In defeating Georgia Tech 30-22, Notre Dame became the only team in the country to beat three Power 5 teams this season and the first to contain Tech’s offense. After last week’s breathless finish at Virginia, fair questions were asked of the Irish about their understanding of Defensive Coordinator Brian VanGorder’s scheme and whether it was the right fit for Notre Dame. Fairer questions were directed at Notre Dame’s depth and DeShone Kizer’s ability to fill in for Malik Zaire, who joined the ranks of Irish starters lost to injury for the season. Yesterday’s victory provided positive answers and showed that, perhaps implausibly, Notre Dame is still very much in contention.
Fourteenth-ranked Georgia Tech came into yesterday’s game with college football’s number one rushing offense and had scored sixty plus points in both of its previous games. Its vaunted triple-option offense and Coach Paul Johnson’s mastery of it had projected to give Notre Dame’s injury-addled defense fits. After pummeling Alcorn State and Tulane, Georgia Tech averaged 457.5 rushing yards per game.
Notre Dame held Georgia Tech to 216 rushing yards on 47 rushing plays and just 313 total offensive yards. This achievement, in large part, was the result of a perfectly executed defensive scheme that took first and second down away from the Rambling Wreck. The Irish forced Tech into four three-and-out series. Tech had none in their previous two games and just eleven all last season.
Notre Dame’s defense, which consisted of personnel selected by Caoch VanGorder specifically for the Tech game and who dubbed themselves the “SWAG team,” showed themselves, indeed, to be “students with attitude and game.” Jerry Tillery got his first start and consistently got the better of the under-sized Tech offensive linemen. Sheldon Day was disruptive at the point of attack, which allowed ample penetration into the backfield by linebackers Jaylon Smith, who had a nifty scoop and rumble fumble recovery, and Joe Schmidt. On passing plays, of which Tech ran 24, another indicator that their game plan came off the rails, quarterback Justin Thomas never had a pocket and never looked comfortable. He was sacked once.
The Irish took their foot off the gas late in the game and surrendered two touchdowns in quick succession, the last of which came after Tech recovered an on-sides kick. The result, though, was never really in doubt, and VanGorder’s decision to substitute personnel should provide them with valuable game experience.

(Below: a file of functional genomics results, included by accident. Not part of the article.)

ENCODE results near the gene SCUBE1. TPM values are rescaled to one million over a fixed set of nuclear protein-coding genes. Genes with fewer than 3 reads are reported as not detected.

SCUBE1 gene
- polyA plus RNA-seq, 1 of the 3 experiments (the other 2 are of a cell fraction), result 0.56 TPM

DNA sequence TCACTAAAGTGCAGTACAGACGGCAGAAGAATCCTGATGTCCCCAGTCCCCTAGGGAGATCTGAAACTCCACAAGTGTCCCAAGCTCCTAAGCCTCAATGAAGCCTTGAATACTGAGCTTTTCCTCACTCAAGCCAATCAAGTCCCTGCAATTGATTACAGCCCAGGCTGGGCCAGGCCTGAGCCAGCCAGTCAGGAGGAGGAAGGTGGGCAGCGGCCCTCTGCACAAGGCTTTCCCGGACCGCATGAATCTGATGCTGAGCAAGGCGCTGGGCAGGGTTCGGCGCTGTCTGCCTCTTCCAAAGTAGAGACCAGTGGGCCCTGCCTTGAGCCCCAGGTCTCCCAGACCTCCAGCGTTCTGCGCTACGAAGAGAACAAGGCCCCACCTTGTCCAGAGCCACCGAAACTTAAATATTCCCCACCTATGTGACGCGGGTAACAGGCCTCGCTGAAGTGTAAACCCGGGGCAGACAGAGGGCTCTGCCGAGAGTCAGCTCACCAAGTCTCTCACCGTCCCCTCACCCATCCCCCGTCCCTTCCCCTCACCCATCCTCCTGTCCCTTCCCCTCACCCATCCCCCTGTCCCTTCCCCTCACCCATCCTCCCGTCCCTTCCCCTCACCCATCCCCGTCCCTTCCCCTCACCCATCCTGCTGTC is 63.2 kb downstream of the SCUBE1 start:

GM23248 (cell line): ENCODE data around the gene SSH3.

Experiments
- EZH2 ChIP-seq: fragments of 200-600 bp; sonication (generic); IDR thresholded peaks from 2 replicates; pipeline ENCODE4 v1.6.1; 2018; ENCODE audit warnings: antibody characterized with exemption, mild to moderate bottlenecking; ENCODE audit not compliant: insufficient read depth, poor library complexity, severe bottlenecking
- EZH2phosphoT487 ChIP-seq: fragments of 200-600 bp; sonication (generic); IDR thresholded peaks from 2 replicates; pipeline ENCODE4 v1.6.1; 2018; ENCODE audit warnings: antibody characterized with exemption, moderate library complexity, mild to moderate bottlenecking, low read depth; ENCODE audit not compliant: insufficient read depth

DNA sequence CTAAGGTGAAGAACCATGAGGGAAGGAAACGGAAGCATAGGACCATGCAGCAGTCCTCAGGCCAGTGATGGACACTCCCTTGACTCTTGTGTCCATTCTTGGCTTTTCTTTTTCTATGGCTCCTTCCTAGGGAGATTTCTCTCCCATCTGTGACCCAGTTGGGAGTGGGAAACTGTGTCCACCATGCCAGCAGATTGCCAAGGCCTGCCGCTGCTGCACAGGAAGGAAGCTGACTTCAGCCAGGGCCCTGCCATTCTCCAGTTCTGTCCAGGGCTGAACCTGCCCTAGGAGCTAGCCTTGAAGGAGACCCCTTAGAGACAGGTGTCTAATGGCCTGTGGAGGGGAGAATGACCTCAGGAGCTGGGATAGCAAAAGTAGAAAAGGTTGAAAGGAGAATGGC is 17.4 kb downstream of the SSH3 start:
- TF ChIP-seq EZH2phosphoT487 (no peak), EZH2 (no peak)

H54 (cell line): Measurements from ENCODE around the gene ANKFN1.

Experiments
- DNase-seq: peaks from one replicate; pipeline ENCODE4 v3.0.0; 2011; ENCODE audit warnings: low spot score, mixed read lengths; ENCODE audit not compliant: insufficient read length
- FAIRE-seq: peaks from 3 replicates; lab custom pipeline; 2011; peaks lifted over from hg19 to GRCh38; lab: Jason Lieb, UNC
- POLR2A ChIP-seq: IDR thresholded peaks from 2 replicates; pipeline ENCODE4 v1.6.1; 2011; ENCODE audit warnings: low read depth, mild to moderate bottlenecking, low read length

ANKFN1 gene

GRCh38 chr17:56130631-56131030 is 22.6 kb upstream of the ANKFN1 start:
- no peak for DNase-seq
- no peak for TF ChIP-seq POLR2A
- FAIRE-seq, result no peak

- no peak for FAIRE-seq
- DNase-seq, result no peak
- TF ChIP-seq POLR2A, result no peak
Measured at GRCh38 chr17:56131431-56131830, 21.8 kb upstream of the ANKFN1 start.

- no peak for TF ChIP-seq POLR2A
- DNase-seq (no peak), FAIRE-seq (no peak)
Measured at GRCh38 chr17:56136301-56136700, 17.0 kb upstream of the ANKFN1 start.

Offensively, DeShone Kizer threw for 242 yards on 21 completions in 30 attempts. If he was uncomfortable or nervous with his first start and under the glare of the NBC and Showtime cameras, he didn’t show it, much. In fact, if anything, he was maybe too certain that he could make something of nothing. His worst moment of the game was a terrible interception thrown near Corey Robinson but closer to either of two Tech defenders in the back corner of the end zone in the second quarter and on third and goal from the five yard line.
His connection to Will Fuller and Chris Brown, though, was much more precise. He connected with Fuller on a forty-six yard touchdown pass in the first quarter and, later in the game, a thirty-six yard completion. Fuller became the first Irish receiver since 1970 to start the season with three one hundred-yard games. Kizer hooked up with Chris Brown eight times. Brown should have caught at least two more, but he was clearly a favorite and readily-forgiven target of the young quarterback.
On the ground, the Irish and C.J. Prosise gashed Tech. Notre Dame’s last touchdown of the game came in the fourth quarter on a 91 yard carry by Prosise, Notre Dame’s longest rushing touchdown in its home history. He finished the game with 198 yards and three touchdowns.
The offensive line was obviously bigger and better than Tech’s defensive front and they did a good job protecting Kizer and letting him go through his reads. They blocked effectively enough for the Irish backs, guiding them to 215 yards on the ground. This was the third time Notre Dame ran for more than two hundred yards this season. Ronnie Stanley was called for three false starts and Mike McGlinchey for one. Whether that was on them or the new signal caller will be seen over this week in practice and next Saturday against UMass.
The Irish may have lost safety Drue Tranquill for the season as he seemed to have blown a knee celebrating a PBU with Joe Schmidt. With the Irish losing a starter per game, at this clip, “next man in” may, at Fenway, have to be changed to “next bassoonist” or “next silent auction-winner” in. When the book on the 2015 season is written, maybe Corey Robinson will realize that taking that tiki idol from the old graveyard wasn’t such a good idea.
Hating Hurricanes Since 1990.
Bayou Irish is a Jersey boy and Double Domer who fell under New Orleans' spell in 1995. He's been through Katrina and fourteen years in the Coast Guard, so we cut him some slack, mostly in the form of HLS-subsidized sazeracs. But, when he's not face down on the bar and communing with the ghosts of Faulkner and Capote at the Carousel Bar in the Hotel Monteleone, he's our man in SEC-land, doing his best to convince everyone around him that Graduation Success Rate is a better indicator of success than the number of MNC's won in the last five years.
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